Zappone: Past abuse in Scouting Ireland has ruined, and continues to ruin lives

Children's Minister Katherine Zappone says that past abuse in Scouting Ireland has ruined, and continues to ruin lives.

Zappone: Past abuse in Scouting Ireland has ruined, and continues to ruin lives

Children's Minister Katherine Zappone says that past abuse in Scouting Ireland has ruined, and continues to ruin lives.

Dr Zappone told the Dáil that she has has ordered a second review into Scouting Ireland which is due for completion in the New Year.

Speaking during statements on Scouting issues, she said it is 22 months since she became aware of serious issues in relation to the governance of Scouting Ireland.

“The Governance arrangements in Scouting Ireland up to October 2018 were dysfunctional and blinkered,” she said.

The minister said that in response to media reports into the handling of serious allegations, senior members of Scouting Ireland responded inappropriately.

“The then Board of Scouting Ireland, in my opinion, failed in their duty to respond to this behaviour by its senior volunteers. With little confidence in the Board, I suspended State funding. Over the following few weeks, the decision to suspend funding was, sadly, reinforced by the continued poor judgement of the then Board."

The minister ordered former Senator Jillian Van Turnhout to complete a report which set out a pathway for Scouting Ireland to address the shocking deficits in the organisation.

“She submitted her review to me in June 2018 and Scouting Ireland reported to me last month that they have implemented all of these recommendations in full. Ms Van Turnhout is to examine if this has been done comprehensively and she will report back on this early in the New Year,” the Minister said.

Dr Zappone said colleagues in Tusla have informed her that they are satisfied with their engagement with Scouting Ireland. This assurance is critical and will be critical into the future.

TDs were also told that a review conducted by Ian Elliott is expected to be delivered to the minister by February.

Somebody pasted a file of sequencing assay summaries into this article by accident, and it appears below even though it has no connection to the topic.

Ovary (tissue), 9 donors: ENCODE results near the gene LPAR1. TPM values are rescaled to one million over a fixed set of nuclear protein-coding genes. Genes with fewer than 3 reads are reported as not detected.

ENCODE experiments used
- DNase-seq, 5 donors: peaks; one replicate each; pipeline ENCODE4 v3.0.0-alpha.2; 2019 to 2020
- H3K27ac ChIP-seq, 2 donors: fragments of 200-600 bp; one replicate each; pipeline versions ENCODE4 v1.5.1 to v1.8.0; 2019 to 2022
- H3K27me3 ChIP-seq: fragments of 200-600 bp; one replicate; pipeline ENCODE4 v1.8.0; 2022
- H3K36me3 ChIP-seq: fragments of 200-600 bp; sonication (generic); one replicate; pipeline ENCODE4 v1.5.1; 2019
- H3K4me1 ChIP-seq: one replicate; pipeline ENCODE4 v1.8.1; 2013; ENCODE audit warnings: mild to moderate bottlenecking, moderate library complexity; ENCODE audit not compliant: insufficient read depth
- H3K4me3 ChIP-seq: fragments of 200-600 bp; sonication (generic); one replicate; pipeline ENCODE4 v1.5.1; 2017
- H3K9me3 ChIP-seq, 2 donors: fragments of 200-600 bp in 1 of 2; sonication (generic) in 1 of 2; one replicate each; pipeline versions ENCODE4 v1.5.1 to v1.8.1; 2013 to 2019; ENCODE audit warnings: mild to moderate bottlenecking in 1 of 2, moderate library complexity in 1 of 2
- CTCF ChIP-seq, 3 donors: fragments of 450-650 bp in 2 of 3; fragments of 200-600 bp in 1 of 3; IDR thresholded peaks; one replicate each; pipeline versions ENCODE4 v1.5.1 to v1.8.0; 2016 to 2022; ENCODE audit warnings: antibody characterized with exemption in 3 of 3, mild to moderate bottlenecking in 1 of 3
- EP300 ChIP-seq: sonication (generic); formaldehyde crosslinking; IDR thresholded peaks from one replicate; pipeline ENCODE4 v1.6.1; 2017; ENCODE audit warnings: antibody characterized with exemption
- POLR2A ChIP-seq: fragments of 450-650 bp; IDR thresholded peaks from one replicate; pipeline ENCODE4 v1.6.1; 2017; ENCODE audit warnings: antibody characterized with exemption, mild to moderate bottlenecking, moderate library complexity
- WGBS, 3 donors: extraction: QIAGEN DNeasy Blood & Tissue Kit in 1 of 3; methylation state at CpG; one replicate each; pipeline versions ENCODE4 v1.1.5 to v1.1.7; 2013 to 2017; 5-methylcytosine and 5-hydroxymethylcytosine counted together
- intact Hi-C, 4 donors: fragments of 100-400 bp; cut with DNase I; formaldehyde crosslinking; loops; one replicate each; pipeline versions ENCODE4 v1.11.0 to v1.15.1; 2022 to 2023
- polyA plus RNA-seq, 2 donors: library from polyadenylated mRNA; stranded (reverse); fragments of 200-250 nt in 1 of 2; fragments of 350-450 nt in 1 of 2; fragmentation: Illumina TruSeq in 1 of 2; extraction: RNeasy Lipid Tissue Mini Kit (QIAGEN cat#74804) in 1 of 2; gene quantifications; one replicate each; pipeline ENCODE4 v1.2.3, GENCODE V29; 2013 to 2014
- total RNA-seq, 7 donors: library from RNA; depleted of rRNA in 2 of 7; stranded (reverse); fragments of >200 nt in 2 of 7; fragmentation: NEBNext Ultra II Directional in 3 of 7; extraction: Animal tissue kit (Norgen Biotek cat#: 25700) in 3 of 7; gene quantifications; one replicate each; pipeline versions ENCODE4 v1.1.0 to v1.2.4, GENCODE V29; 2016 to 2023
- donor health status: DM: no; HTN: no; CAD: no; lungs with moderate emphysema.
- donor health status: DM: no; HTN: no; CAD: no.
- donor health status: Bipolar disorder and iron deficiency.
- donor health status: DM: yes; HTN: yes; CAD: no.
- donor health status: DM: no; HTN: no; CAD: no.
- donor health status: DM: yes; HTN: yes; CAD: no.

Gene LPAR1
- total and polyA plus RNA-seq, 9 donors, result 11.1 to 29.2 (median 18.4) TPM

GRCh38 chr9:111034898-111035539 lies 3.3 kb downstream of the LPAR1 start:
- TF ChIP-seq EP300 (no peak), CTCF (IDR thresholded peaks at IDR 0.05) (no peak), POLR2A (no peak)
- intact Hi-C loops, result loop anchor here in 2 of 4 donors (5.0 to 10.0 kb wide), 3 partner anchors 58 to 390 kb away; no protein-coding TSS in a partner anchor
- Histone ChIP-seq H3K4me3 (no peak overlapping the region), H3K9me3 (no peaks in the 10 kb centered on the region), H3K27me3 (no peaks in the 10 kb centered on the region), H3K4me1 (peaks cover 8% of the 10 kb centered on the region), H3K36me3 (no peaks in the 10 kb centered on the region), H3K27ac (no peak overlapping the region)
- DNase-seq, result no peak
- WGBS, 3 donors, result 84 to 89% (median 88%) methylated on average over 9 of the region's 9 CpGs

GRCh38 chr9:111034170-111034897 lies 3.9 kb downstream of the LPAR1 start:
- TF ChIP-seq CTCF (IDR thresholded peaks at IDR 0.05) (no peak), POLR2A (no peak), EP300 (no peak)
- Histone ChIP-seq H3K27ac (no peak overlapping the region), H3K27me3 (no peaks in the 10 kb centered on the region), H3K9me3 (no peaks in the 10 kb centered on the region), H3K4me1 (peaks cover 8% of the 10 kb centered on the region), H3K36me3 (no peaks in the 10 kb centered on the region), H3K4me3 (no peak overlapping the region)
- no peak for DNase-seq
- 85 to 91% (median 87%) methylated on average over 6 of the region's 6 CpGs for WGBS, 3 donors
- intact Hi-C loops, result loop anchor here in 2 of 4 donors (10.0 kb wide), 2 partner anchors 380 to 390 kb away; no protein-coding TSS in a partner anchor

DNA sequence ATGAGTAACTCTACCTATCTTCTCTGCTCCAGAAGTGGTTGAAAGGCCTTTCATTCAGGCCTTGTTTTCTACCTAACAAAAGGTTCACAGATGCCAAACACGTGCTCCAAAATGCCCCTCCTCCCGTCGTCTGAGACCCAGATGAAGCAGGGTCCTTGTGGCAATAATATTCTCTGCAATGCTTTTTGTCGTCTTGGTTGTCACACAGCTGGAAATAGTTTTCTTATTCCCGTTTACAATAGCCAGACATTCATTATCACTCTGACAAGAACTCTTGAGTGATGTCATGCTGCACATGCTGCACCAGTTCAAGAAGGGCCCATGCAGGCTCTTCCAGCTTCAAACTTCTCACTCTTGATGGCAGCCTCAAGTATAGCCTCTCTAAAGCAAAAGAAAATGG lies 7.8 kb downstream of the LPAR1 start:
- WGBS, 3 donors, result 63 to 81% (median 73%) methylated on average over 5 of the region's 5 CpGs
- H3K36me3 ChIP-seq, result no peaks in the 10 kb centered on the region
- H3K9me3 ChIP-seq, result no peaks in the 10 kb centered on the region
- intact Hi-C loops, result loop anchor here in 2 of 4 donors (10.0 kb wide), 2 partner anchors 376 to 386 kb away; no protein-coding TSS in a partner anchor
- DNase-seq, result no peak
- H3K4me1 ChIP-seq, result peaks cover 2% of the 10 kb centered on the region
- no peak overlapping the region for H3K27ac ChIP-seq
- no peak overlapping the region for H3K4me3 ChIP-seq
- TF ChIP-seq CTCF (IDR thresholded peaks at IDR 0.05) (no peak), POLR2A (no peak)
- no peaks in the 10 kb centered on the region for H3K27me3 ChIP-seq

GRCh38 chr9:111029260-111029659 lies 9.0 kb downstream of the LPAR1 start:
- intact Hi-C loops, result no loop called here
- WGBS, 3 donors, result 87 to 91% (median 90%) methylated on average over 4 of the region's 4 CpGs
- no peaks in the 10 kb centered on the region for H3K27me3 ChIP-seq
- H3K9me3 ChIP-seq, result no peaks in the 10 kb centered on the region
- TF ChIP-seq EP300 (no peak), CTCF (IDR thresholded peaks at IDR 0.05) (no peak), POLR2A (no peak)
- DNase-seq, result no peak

“Those that shared their stories on RTÉ Investigates were not given the protections that they should have expected, and have carried the consequences with them into adulthood. The people who abused them are guilty of a heinous crime. Those who should have safeguarded and protected them from the abusers also bear guilt,” she said.

Dr Zappone said that as Minister she has extended public funding to Scouting Ireland until April next year: “Restoration of funding after then will be dependent on certain developments. My officials and I meet very regularly with representatives from both the Board and the Executive of Scouting Ireland."

“I have requested and received regular updates around safeguarding and governance issues in the form of detailed progress reports, all of which have also been shared publicly. We scrutinise these reports very carefully and use our meetings with Scouting Ireland to clarify details in the report,” the minister added.

In her contribution, Fianna Fáil's Anne Rabbitte said the failures exposed in Scouting Ireland are not legacy issues but current ones.

“While I acknowledge there undoubtedly were failures in previous decades highlighted in the RTÉ’s ‘Scouts Dishonour’ programme, but the programme also outlined details of a case that involved an alleged abuser who was reported to the Catholic Boy Scouts of Ireland in the 1980s and 1990s but was only removed from Scouting Ireland in 2018. That is not a historical failure, it is current."

“Scouting Ireland’s full review conducted in August 2012 found that no volunteers active in the commissioning organisation in 2012 were found to be named in the legacy files. Based on the information aired on RTÉ, this is not the case. How is it that the alleged abuser was able to continue in his role with Scouting Ireland even though the accusations had been reported in previous decades? Was his file overlooked in 2012 and if so, why?” she said.

Scouting Ireland have provided a breakdown of 401 'Sexual Abuse' files they have in their possession, all of which have been reported to the appropriate authorities, which is reassuring to see, Ms Rabbitte said.

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